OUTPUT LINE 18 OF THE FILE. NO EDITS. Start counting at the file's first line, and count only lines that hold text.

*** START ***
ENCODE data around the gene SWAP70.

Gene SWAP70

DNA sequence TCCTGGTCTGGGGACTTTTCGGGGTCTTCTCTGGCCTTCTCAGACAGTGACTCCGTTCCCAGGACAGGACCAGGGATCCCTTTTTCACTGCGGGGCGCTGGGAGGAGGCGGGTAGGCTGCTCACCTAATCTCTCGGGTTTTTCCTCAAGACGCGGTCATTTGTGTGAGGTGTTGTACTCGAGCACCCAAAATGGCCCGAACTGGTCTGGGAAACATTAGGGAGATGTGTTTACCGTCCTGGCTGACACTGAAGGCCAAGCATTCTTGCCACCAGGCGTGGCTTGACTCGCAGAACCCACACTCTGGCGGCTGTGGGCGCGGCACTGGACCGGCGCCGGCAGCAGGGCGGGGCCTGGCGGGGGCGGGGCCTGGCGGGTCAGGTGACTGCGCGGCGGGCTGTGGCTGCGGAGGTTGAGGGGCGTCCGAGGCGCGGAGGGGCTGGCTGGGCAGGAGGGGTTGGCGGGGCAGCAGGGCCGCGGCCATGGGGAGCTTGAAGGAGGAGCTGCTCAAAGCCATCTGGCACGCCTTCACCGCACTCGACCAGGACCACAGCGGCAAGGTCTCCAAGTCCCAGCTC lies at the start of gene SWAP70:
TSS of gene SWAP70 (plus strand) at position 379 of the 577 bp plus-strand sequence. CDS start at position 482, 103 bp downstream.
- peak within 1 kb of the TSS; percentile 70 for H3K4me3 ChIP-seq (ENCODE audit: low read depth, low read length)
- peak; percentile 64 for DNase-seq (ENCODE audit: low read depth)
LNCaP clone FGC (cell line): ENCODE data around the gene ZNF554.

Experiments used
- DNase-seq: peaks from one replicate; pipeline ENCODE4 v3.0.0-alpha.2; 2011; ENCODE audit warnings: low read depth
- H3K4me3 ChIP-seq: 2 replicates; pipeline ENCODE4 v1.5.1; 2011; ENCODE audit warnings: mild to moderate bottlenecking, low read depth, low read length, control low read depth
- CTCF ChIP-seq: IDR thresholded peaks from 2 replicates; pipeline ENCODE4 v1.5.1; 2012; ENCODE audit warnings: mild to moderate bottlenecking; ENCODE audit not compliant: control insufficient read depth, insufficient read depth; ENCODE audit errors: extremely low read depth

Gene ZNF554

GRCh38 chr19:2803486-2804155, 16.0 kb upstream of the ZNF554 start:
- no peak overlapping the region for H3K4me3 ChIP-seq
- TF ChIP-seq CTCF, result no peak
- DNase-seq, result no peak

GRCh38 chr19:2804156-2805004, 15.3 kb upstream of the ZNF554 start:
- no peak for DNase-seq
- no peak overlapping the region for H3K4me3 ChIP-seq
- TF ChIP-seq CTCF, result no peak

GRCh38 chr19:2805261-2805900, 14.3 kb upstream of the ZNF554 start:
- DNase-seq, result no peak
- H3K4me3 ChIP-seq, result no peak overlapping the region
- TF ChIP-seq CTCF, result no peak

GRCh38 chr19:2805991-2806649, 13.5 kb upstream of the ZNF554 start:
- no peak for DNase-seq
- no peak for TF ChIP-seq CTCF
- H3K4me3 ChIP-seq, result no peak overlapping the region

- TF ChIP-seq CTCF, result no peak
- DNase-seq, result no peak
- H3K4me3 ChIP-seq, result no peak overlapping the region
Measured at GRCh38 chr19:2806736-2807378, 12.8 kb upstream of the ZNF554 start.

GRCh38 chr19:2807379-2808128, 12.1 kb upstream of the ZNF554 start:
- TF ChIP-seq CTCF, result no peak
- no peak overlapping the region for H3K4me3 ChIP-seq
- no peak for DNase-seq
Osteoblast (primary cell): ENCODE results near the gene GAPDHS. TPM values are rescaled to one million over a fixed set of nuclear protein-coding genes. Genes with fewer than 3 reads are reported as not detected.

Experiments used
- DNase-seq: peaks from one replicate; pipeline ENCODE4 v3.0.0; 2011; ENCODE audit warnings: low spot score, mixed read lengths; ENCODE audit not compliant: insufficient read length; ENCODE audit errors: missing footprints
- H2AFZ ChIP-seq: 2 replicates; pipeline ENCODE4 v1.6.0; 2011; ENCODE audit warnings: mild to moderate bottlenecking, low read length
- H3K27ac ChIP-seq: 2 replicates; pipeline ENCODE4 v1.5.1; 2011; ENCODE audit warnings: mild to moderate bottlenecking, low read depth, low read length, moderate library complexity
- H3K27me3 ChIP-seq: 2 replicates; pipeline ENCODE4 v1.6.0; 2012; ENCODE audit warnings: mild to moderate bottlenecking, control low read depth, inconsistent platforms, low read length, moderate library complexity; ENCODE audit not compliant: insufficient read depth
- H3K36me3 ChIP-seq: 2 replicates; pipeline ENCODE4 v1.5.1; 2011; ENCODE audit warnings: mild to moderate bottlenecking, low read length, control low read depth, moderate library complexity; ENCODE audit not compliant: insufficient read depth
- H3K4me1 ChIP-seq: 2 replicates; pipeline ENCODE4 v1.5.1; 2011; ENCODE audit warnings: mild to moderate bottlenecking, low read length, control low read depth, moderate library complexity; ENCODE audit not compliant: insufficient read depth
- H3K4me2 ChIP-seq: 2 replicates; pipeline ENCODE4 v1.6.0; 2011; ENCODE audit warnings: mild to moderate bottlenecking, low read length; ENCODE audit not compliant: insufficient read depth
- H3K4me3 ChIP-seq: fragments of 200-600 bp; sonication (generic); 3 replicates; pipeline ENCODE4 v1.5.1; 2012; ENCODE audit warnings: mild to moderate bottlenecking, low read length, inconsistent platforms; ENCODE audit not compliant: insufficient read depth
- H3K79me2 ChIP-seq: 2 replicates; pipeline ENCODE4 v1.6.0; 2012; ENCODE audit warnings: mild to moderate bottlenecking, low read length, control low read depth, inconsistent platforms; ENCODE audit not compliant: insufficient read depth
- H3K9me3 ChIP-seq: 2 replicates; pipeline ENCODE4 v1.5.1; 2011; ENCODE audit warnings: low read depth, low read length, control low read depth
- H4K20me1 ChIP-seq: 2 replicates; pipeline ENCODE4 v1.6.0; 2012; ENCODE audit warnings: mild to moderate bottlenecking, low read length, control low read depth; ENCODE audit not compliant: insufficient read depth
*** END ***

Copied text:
- no peak for DNase-seq